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The ‘Lower’ house!
Acts of violence and protest, disregard of proceedings and lack of interest in participation have become shameful characteristics of our Members of Parliament. In that light, our Constitution needs to reconsider the immunity being given to our MPs and tighten the laws

The Parliament, in any democracy, is the very essence of the latent principles and policies of a nation. It not only represents the stature of its political system but is also a condensed reflection of the society at large. Contrarily, in India, the Parliament is witnessing several acts of pandemonium and violence and unfortunately, they have become more of a norm than an exception. Despite the inception of an Ethics Committee to study Parliamentary proceedings in 1997, which later came up with its list of suggestions detailing the ‘Rules of Procedure’ required to be incorporated in the proceedings, our Parliament and certain state legislatures keeps setting new standards in hours spent walking out and opposing anything that moves. Of course, part of it is what is accepted as essential for democracy to function – the opposition walking out to show their disagreement being one of them. But clearly, many other parts (populating the well of the house to ensure no work gets done, shouting, jostling, even violently attacking others members – as has happened in certain state legislatures) are clearly beyond even accepted standards of unparliamentary behaviour. What then should be the code of conduct that Parliamentarians in India should be forced to follow?

Many matured democracies have laid down and instituted clear and basic codes of conduct for their parliamentarians.

Many democracies across the globe have tagged the usage of derogatory words including liar, dumbo, coward, hypocrite, traitor, et al during house proceedings as offensive, and their usage was banned during the proceedings. Since then, many countries have laid down strict rules against usage of such and similar terminologies. Countries like Canada, US and UK consider usage of such words as evidence of contempt against the houses of government and have provisions for imposing fines and punishment (or both) on the accused. Any inappropriate behaviour or misconduct can invite legislative penalty under censure. To be precise, in the US, the term censure is defined thus, “A motion must not use language that reflects on a member’s conduct or character, or is discourteous, unnecessarily harsh, or not allowed in debate.” Specifically, article I, section 5 of the US Constitution states that every senator “shall be the Judge of the Elections, Returns and Qualifications of its own Members” and may “punish its Members for disorderly behaviour.” In Australia, under the contempt of Parliament rule (unparliamentary language), a fine of up to $5,000 and six months imprisonment can be imposed on individuals crossing the line. On the same lines, Hong Kong and UK consider contempt of the Legislative Council as a criminal offence. They may expel and can even prosecute the defaulters.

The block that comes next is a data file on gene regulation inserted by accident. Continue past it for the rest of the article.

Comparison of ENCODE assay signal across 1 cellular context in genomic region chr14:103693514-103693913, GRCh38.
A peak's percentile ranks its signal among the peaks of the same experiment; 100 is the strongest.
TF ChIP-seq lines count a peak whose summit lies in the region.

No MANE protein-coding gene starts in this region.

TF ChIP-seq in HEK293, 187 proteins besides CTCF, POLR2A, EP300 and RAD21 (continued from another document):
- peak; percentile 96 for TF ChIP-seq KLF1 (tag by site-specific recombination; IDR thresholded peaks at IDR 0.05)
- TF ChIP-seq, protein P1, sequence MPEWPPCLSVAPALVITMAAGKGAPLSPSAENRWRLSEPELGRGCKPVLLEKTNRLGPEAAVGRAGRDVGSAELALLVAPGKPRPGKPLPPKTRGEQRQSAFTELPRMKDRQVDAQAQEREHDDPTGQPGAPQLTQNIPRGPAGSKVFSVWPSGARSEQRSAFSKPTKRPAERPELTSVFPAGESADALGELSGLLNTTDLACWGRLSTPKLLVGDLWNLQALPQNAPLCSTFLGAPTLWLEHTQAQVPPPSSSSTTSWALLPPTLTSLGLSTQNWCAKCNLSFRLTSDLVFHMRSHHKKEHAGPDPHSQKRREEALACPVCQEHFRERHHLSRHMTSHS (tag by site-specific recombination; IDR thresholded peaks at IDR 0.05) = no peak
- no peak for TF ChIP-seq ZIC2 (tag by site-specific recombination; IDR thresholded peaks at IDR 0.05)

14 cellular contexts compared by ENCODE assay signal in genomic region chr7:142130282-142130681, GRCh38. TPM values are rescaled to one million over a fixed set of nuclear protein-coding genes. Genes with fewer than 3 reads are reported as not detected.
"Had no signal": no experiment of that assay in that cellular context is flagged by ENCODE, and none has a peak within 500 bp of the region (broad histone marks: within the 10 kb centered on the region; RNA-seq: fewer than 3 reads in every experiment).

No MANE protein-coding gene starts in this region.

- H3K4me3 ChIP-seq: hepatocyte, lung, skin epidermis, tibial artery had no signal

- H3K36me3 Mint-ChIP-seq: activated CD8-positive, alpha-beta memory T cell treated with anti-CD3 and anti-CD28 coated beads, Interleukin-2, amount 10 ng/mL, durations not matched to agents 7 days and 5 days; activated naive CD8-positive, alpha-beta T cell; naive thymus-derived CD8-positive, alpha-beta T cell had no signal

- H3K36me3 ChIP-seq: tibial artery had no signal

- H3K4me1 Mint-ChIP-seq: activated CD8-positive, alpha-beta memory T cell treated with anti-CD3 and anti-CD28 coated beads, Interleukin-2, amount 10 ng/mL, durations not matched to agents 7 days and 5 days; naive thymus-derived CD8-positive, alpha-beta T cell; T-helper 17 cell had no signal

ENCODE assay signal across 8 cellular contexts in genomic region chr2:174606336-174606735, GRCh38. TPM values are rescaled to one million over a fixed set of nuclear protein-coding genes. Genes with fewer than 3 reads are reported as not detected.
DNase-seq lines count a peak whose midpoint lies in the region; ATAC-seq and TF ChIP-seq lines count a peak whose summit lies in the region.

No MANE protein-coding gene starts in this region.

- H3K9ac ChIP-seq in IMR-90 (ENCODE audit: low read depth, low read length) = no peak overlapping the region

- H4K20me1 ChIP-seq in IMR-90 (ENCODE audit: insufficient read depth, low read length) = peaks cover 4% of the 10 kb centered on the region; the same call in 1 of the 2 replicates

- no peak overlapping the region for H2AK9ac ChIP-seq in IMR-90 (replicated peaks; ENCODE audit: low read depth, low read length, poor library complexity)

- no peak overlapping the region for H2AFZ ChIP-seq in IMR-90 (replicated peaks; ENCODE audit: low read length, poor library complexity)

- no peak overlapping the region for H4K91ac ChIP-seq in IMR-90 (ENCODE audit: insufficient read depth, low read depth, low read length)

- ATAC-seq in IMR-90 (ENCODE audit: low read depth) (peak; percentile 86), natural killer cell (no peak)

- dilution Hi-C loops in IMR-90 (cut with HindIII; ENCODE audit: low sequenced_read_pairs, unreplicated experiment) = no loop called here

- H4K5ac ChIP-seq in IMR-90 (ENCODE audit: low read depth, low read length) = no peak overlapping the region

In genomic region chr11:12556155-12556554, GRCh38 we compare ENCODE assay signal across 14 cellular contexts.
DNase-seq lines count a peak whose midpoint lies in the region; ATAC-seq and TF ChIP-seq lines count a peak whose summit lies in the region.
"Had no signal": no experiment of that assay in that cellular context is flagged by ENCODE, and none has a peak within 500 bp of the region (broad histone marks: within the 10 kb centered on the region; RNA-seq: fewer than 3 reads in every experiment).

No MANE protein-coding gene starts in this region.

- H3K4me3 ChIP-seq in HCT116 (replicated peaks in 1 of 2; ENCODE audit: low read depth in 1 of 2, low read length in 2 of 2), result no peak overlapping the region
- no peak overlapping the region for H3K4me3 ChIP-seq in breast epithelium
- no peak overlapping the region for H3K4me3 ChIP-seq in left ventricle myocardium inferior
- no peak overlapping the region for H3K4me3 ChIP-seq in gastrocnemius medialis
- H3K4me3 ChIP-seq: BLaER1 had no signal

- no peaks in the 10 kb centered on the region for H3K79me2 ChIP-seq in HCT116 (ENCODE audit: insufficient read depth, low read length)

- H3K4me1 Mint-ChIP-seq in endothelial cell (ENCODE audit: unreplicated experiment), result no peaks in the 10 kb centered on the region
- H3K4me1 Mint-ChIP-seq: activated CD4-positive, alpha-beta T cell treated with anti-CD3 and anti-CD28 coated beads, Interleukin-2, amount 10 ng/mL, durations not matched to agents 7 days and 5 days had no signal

So what’s the formal code of conduct that exists for Indian Parliamentarians? Interestingly, India has no formal code of conduct regarding the behaviour of its MPs. A number of attempts have been made, committees have been constituted and recommendations gathered for installing a proper code of conduct; but no concrete steps in terms of converting these recommendations into legislations could be taken, primarily because of opposition from the MPs themselves.